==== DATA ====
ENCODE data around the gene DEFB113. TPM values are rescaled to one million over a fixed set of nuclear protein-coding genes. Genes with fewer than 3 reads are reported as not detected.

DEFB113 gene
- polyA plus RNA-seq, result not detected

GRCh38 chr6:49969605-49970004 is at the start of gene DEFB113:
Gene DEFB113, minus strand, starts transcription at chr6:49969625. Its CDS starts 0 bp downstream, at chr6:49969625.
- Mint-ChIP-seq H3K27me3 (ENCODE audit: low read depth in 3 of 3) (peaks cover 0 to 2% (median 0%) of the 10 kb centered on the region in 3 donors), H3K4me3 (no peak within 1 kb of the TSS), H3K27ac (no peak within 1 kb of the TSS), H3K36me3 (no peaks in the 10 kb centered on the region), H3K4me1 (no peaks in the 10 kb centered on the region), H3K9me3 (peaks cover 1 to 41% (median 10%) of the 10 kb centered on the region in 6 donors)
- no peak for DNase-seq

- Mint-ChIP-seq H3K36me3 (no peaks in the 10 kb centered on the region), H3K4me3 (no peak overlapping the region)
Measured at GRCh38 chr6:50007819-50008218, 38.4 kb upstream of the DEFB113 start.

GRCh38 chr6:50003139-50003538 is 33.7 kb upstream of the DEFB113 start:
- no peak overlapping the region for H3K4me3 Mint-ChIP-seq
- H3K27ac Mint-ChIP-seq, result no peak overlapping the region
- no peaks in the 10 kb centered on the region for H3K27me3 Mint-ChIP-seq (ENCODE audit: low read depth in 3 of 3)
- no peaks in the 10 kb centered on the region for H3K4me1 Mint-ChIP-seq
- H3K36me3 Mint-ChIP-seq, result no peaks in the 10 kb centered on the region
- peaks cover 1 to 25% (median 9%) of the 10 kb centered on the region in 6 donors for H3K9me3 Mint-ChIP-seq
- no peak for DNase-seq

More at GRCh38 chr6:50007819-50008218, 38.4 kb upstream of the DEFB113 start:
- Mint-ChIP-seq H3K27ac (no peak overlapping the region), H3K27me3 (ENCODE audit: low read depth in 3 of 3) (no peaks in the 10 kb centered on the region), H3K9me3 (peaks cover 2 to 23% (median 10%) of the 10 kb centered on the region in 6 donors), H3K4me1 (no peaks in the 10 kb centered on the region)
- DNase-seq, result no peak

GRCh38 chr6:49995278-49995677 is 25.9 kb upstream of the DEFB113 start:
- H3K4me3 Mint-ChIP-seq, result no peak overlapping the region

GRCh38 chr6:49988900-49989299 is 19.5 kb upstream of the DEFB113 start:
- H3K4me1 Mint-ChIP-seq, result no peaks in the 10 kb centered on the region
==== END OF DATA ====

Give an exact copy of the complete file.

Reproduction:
ENCODE data around the gene DEFB113. TPM values are rescaled to one million over a fixed set of nuclear protein-coding genes. Genes with fewer than 3 reads are reported as not detected.

DEFB113 gene
- polyA plus RNA-seq, result not detected

GRCh38 chr6:49969605-49970004 is at the start of gene DEFB113:
Gene DEFB113, minus strand, starts transcription at chr6:49969625. Its CDS starts 0 bp downstream, at chr6:49969625.
- Mint-ChIP-seq H3K27me3 (ENCODE audit: low read depth in 3 of 3) (peaks cover 0 to 2% (median 0%) of the 10 kb centered on the region in 3 donors), H3K4me3 (no peak within 1 kb of the TSS), H3K27ac (no peak within 1 kb of the TSS), H3K36me3 (no peaks in the 10 kb centered on the region), H3K4me1 (no peaks in the 10 kb centered on the region), H3K9me3 (peaks cover 1 to 41% (median 10%) of the 10 kb centered on the region in 6 donors)
- no peak for DNase-seq

- Mint-ChIP-seq H3K36me3 (no peaks in the 10 kb centered on the region), H3K4me3 (no peak overlapping the region)
Measured at GRCh38 chr6:50007819-50008218, 38.4 kb upstream of the DEFB113 start.

GRCh38 chr6:50003139-50003538 is 33.7 kb upstream of the DEFB113 start:
- no peak overlapping the region for H3K4me3 Mint-ChIP-seq
- H3K27ac Mint-ChIP-seq, result no peak overlapping the region
- no peaks in the 10 kb centered on the region for H3K27me3 Mint-ChIP-seq (ENCODE audit: low read depth in 3 of 3)
- no peaks in the 10 kb centered on the region for H3K4me1 Mint-ChIP-seq
- H3K36me3 Mint-ChIP-seq, result no peaks in the 10 kb centered on the region
- peaks cover 1 to 25% (median 9%) of the 10 kb centered on the region in 6 donors for H3K9me3 Mint-ChIP-seq
- no peak for DNase-seq

More at GRCh38 chr6:50007819-50008218, 38.4 kb upstream of the DEFB113 start:
- Mint-ChIP-seq H3K27ac (no peak overlapping the region), H3K27me3 (ENCODE audit: low read depth in 3 of 3) (no peaks in the 10 kb centered on the region), H3K9me3 (peaks cover 2 to 23% (median 10%) of the 10 kb centered on the region in 6 donors), H3K4me1 (no peaks in the 10 kb centered on the region)
- DNase-seq, result no peak

GRCh38 chr6:49995278-49995677 is 25.9 kb upstream of the DEFB113 start:
- H3K4me3 Mint-ChIP-seq, result no peak overlapping the region

GRCh38 chr6:49988900-49989299 is 19.5 kb upstream of the DEFB113 start:
- H3K4me1 Mint-ChIP-seq, result no peaks in the 10 kb centered on the region